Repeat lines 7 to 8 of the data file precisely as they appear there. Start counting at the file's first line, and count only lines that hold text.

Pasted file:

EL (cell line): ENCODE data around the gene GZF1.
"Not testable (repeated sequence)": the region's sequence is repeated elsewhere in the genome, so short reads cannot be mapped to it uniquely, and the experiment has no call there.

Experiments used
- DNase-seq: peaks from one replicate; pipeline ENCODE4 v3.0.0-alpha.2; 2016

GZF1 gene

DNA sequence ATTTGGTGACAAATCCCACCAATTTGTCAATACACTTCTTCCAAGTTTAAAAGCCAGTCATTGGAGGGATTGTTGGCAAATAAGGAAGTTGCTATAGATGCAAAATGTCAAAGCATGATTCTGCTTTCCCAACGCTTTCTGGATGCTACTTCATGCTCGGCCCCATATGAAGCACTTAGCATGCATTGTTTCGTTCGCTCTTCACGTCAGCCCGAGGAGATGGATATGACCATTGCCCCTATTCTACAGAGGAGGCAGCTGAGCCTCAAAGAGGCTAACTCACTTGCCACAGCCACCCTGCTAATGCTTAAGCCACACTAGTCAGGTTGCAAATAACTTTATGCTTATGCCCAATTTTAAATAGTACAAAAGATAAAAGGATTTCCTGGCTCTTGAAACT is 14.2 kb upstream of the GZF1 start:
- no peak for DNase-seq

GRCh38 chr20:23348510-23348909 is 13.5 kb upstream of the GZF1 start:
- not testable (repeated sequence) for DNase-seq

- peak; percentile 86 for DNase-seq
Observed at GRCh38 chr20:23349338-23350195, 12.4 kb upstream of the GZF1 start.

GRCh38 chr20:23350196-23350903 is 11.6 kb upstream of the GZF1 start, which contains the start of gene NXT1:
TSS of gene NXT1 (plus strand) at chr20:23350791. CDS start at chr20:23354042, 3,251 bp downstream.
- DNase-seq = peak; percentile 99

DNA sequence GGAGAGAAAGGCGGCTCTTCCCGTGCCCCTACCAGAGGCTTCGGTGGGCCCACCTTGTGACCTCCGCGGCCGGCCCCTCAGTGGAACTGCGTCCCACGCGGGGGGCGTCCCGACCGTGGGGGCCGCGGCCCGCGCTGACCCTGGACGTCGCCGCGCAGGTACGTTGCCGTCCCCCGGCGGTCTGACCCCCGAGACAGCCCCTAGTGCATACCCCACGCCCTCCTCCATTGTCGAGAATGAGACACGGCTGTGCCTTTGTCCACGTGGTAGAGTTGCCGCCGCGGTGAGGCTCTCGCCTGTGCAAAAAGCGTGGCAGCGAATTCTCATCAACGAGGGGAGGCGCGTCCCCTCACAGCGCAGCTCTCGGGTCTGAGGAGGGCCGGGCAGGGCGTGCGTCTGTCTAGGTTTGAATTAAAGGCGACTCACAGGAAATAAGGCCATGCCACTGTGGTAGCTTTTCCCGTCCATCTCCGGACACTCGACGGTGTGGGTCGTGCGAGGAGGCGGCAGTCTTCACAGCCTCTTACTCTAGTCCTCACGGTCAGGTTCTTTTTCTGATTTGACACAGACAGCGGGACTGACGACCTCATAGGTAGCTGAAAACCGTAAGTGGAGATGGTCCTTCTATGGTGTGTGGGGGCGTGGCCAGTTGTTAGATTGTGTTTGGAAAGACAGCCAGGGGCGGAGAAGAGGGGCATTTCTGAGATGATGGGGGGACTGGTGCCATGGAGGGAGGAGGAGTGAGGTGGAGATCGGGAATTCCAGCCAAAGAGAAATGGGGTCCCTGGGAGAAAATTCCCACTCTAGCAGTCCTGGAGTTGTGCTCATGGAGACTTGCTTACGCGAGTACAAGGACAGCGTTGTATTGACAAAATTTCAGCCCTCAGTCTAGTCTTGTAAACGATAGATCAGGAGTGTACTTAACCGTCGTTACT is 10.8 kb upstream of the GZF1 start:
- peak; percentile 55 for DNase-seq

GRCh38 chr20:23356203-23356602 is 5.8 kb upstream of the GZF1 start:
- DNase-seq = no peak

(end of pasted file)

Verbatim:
- no peak for DNase-seq

GRCh38 chr20:23348510-23348909 is 13.5 kb upstream of the GZF1 start: